Alex: We want to have a theatre element, spoken word, comedians, live bands, and open the stage to a variety of voices and performers. You don’t have to be the status quo to be at Grindhaüs.

Megan: It’s a facilitative conversation.

Alex: We’re not afraid of controversy or politics. Along with inclusive community, we’re not afraid to speak up about social justice issues or to stand up for what we believe in. Art is so important to free speech and it’s a form of protest. It can change people’s ideas and consciousness.

FREQ: Alex, have you been dancing for quite a while?

Alex: (laughs) Yeah… but I came from a theatre background. I actually don’t have much formal dance training. I prefer to call myself a performance artist because I don’t want to be pigeon-holed as just a burlesque dancer. Burlesque is a performance art, not just a dancing art.

I’ve in theatre since I was about 16 and I started performing burlesque five years ago, and performed with The Electro-Swing Club—which James and I started—at Shambhala [Music Festival]. Two years later, a girl I met in Nelson said “That was so cool seeing girls with curves up on the stage!” It made me happy to hear that. When you have insecurities, you start thinking “I could never do that.” It took me a while be comfortable with who I was—to grow into my own skin. James really helped with that. He’s such a supportive partner. It was really cool to be able to get up on that stage and do that show, especially at Shambhala. Later, we launched the Dirty Gramophones, a project focused on creating stylized experiences for our audience, in the Electro-Swing genre, the 1920’s Great Gatsby/Speakeasy theme. Recently, I began working with Peppurrmint Parlour.image003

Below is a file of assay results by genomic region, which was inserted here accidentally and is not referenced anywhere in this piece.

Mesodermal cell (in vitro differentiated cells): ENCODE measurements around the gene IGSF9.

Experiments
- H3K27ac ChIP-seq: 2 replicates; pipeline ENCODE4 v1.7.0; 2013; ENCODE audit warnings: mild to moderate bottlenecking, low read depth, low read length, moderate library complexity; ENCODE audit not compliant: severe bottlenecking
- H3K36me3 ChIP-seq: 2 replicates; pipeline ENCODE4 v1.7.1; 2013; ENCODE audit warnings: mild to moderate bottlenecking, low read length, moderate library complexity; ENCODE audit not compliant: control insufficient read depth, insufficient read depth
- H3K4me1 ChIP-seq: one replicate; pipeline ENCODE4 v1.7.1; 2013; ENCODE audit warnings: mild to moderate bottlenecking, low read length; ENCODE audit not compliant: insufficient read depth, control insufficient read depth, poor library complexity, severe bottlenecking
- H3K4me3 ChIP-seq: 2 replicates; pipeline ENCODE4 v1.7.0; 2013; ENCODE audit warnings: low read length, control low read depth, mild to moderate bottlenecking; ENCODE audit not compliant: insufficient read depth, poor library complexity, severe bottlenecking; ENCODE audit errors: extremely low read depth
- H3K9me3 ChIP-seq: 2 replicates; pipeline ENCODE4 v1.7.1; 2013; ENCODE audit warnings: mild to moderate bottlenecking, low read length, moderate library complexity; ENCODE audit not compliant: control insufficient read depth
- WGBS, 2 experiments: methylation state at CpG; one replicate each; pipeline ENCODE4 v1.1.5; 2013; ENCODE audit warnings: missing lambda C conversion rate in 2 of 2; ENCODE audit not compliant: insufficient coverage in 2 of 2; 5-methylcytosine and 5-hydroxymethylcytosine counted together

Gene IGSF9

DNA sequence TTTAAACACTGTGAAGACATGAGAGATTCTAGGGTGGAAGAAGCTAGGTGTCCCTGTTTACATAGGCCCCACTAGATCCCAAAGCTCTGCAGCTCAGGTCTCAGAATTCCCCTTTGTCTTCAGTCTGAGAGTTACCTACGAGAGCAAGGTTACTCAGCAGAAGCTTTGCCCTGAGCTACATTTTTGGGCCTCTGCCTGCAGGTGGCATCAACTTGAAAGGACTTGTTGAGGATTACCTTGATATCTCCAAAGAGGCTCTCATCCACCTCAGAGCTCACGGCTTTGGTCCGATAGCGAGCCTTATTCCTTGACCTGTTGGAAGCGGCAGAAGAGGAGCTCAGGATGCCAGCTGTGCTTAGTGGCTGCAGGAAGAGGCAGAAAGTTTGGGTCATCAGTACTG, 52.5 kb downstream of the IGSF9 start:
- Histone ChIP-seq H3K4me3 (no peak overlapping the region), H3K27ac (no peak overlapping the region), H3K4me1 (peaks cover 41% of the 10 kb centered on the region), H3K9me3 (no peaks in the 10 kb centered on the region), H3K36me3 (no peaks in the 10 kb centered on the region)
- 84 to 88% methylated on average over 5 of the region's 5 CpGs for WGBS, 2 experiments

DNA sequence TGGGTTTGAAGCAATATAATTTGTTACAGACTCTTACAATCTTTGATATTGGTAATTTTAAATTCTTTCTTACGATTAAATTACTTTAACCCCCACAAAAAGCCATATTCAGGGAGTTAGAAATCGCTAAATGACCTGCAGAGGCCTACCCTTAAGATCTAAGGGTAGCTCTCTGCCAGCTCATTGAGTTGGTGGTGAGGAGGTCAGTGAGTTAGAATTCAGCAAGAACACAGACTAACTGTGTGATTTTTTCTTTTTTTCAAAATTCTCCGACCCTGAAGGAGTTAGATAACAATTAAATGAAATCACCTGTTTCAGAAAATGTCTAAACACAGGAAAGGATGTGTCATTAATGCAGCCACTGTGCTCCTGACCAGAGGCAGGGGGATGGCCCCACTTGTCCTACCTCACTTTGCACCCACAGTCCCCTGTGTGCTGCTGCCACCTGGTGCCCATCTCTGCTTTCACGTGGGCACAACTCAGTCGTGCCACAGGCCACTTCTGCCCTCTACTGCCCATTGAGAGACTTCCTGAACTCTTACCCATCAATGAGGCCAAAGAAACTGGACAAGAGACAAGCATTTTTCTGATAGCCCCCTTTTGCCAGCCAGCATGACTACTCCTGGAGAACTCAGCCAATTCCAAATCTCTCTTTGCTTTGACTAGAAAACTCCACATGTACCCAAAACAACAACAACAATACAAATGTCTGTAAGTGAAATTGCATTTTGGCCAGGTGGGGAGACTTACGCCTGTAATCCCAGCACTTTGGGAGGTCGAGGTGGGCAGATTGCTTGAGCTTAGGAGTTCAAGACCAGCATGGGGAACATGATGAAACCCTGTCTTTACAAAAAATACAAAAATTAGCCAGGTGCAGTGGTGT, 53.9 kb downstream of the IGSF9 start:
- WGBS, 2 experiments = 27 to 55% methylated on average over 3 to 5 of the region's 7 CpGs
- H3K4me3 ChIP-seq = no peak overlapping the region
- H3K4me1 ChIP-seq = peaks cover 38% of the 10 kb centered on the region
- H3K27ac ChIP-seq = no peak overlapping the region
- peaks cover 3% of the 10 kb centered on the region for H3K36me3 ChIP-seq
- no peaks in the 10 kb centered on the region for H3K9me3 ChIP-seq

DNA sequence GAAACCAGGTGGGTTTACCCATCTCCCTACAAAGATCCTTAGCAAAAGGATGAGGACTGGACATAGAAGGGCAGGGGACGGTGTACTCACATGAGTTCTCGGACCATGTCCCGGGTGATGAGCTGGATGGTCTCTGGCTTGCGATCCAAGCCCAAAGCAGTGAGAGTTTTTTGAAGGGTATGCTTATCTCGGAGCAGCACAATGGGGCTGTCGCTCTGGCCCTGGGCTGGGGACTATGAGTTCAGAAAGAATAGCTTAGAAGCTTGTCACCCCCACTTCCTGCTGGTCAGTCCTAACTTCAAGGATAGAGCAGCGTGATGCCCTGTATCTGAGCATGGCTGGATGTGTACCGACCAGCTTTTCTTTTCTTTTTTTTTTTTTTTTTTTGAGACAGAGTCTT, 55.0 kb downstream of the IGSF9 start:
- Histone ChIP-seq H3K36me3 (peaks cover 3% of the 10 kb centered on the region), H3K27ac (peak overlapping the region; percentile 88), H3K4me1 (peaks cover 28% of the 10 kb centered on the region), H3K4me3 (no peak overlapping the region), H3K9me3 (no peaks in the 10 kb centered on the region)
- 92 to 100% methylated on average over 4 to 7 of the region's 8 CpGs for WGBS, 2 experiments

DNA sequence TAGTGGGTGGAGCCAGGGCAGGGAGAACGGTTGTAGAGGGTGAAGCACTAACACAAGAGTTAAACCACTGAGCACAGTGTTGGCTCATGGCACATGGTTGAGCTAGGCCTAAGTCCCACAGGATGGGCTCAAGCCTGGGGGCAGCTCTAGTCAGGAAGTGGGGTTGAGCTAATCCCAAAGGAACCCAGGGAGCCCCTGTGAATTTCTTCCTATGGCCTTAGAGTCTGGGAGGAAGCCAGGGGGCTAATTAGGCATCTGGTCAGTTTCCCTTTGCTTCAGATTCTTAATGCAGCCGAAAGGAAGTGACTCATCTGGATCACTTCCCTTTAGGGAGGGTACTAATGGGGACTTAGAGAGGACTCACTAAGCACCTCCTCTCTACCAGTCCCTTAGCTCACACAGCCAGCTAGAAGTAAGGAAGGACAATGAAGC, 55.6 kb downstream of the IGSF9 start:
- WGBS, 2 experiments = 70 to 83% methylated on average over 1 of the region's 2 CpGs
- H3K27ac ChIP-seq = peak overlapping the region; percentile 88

FREQ: What is Peppurrmint Parlour?

Alex: It’s amazing. I am a feminist. I love talking to people about intersectionality and feminism. Peppurrmint Parlour embodies exactly that. We’re breaking down race, gender, body type. It’s a beautiful project.

FREQ: How long has it been since you touched your first decks, James?

James: In my parents’ basement! Maybe 2009 or 2010. Long enough! Since that turning point, I’ve been lucky. There have been very few relationships that have gone anywhere but up and just gained momentum. Bassbuss is the perfect example. They’ve been around since the start. We’ve grown. And Calgary, too. Since Nenshi was elected, Calgary has put down roots—culturally.